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Our Committee makes annual equity grants to key employees, including executives, at a regularly scheduled meeting. In February 2010, our named executive officers received the following grants of stock options and cash-settled restricted stock units:

 

Name    Options (#)      Restricted Stock Units (#)  

Arthur Sulzberger, Jr.

     181,650         13,650   

Janet L. Robinson

     181,650         13,650   

Michael Golden

     42,000         4,305   

James M. Follo

     42,000         4,253   

Scott Heekin-Canedy

     42,000         4,305   

In 2010, our executives were granted significantly fewer stock options and restricted stock units than in 2009; however, the aggregate dollar value of each recipient’s stock-based compensation was generally equivalent from year to year, consistent with the Committee’s desire to maintain competitive compensation levels. The target values for these grants were based on the award sizes reported in the annual benchmarking analysis as being representative of external norms for executives serving in similar positions.

In February 2011, the Committee granted stock options and stock-settled restricted stock units to executive officers, including the named executive officers. The following table shows the details of the 2011 grants for each named executive officer.

 

Name    Options (#)      Restricted Stock Units (#)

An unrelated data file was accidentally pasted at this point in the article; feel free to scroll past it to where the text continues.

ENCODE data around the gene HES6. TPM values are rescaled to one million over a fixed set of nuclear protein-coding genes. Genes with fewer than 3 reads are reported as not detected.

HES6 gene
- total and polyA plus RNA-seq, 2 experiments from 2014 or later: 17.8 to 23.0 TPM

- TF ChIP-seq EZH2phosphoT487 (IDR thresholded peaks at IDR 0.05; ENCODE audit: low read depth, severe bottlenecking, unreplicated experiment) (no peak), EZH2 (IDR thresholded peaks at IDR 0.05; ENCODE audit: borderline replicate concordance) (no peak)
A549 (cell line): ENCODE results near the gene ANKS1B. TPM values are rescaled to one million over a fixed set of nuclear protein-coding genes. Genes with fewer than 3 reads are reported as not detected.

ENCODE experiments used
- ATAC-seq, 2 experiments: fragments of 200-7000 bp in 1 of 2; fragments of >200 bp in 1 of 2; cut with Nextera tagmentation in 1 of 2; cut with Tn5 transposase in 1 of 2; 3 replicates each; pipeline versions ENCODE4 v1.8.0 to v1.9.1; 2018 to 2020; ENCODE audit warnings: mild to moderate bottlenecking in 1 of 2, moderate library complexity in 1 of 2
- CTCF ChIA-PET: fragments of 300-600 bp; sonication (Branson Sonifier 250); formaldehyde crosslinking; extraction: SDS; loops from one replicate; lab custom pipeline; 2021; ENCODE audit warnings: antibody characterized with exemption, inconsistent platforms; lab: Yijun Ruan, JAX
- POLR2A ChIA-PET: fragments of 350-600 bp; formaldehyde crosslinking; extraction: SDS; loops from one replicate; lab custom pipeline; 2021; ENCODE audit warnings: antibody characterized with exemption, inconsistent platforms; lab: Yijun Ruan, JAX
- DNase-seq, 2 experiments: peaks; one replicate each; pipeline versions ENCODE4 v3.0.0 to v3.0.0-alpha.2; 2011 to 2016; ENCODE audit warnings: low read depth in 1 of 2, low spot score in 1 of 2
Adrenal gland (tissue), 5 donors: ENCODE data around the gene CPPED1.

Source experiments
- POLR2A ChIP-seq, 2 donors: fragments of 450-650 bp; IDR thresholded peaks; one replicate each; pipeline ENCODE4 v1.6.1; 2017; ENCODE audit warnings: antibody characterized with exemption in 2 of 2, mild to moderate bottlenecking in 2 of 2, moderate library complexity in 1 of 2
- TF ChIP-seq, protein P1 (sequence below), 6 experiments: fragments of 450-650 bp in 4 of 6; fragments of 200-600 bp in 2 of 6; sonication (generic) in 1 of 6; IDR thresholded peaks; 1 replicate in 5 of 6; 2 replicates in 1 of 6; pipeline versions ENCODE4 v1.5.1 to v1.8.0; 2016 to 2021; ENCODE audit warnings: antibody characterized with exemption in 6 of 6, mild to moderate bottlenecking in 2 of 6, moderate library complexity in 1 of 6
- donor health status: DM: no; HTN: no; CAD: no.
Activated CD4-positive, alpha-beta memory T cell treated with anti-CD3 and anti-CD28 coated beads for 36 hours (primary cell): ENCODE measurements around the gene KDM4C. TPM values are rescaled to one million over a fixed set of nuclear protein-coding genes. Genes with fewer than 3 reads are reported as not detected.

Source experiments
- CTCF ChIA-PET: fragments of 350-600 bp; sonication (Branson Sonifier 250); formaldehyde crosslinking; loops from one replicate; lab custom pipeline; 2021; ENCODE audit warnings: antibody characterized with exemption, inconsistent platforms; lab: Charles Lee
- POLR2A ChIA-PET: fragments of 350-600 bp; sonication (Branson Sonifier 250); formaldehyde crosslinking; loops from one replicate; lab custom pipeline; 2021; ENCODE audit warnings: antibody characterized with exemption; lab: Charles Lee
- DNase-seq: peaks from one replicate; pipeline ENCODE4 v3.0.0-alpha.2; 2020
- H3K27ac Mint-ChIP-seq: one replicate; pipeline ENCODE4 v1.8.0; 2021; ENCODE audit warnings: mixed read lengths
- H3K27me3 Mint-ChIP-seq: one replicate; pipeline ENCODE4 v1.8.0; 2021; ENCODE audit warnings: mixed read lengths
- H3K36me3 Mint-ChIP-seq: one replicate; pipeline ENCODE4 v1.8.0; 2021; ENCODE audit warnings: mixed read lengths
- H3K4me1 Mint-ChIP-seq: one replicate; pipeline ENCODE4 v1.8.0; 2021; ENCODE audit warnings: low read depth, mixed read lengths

Arthur Sulzberger, Jr.

     165,735         73,413   

Janet L. Robinson

     165,735         73,413   

Michael Golden

     42,751         19,033   

James M. Follo

     42,751         19,033   

Scott Heekin-Canedy

     42,751         19,033   

The grant amounts reflect the Committee’s decision, described above, to rebalance long-term incentive compensation to increase targeted value delivered through equity awards and reduce cash amounts potentially payable through long-term performance awards.

It has long been our policy to not grant “in-the-money options” in any manner, including granting an option with an exercise price set at the market price as of a date preceding the grant date. Awards made other than pursuant to the annual equity grant—for example, to newly hired or recently promoted employees—typically take place shortly after issuance of our quarterly earnings releases, and grants to new employees occur only after employment has commenced. In the past, the Committee has delegated, and may in the future on an annual basis delegate, the authority to make option and other equity grants in limited circumstances, such as for newly hired or recently promoted employees, to a three-member management committee authorized to grant a limited number of options and other equity awards under specified parameters.


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Actual Versus Target Compensation